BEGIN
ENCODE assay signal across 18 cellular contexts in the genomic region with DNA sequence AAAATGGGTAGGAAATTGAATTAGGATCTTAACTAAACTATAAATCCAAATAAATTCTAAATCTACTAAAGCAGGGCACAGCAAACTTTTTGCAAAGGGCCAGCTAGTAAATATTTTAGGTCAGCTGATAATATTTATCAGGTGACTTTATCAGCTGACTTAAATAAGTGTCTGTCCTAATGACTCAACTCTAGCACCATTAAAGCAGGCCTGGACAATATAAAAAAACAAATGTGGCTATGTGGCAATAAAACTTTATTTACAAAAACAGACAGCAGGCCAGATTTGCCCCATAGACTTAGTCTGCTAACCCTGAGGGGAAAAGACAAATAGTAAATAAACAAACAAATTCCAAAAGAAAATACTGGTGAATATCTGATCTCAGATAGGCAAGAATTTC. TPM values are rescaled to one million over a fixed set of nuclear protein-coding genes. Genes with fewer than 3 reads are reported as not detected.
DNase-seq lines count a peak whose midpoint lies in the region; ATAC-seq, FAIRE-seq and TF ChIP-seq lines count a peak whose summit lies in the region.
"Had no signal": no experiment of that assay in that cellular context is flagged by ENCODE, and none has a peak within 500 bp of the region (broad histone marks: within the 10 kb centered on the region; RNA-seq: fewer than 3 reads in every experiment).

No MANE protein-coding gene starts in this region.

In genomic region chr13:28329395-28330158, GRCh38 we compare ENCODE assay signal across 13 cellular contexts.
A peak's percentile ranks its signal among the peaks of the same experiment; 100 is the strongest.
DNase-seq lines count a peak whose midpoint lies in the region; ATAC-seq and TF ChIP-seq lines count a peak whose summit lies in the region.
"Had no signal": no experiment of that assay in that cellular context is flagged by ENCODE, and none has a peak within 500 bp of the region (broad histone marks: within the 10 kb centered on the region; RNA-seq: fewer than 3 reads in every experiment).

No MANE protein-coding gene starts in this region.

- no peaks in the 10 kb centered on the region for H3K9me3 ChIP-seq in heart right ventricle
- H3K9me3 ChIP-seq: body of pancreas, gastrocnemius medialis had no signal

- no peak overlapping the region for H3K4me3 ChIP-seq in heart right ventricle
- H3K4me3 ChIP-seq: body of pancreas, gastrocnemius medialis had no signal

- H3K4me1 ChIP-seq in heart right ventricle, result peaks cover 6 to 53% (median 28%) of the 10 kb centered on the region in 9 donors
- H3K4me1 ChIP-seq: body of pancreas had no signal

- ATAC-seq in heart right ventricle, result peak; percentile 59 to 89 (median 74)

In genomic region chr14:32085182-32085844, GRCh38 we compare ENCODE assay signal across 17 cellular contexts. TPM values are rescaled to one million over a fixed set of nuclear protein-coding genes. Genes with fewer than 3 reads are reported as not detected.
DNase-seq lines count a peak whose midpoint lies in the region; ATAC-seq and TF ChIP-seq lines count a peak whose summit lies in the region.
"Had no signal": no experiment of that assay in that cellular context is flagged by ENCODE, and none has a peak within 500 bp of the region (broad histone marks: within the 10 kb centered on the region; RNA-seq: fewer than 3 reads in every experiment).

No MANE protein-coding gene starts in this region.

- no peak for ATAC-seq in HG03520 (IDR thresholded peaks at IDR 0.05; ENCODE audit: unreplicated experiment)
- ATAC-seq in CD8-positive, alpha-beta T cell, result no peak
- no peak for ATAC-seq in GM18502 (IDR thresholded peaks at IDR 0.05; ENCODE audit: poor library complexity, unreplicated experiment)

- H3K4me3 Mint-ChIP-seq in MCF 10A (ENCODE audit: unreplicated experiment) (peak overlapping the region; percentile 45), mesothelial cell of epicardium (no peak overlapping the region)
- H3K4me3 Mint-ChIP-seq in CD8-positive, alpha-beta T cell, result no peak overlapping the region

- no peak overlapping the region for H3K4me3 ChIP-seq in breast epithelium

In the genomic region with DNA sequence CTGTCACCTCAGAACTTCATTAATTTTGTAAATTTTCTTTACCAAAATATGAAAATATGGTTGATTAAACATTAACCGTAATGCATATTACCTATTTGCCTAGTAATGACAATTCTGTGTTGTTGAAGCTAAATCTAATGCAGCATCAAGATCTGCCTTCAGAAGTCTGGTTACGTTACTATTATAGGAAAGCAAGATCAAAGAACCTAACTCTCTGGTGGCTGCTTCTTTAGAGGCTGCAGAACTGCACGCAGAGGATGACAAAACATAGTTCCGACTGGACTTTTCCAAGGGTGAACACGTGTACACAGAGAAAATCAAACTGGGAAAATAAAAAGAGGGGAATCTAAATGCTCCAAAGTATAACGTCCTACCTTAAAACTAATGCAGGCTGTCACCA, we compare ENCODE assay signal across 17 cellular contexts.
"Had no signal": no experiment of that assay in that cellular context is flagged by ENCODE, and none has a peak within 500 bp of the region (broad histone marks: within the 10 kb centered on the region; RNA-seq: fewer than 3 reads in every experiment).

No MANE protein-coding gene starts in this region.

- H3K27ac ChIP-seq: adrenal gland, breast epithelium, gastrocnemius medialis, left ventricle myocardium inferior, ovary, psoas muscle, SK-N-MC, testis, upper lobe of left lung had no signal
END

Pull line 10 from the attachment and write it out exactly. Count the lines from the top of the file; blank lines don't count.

- no peaks in the 10 kb centered on the region for H3K9me3 ChIP-seq in heart right ventricle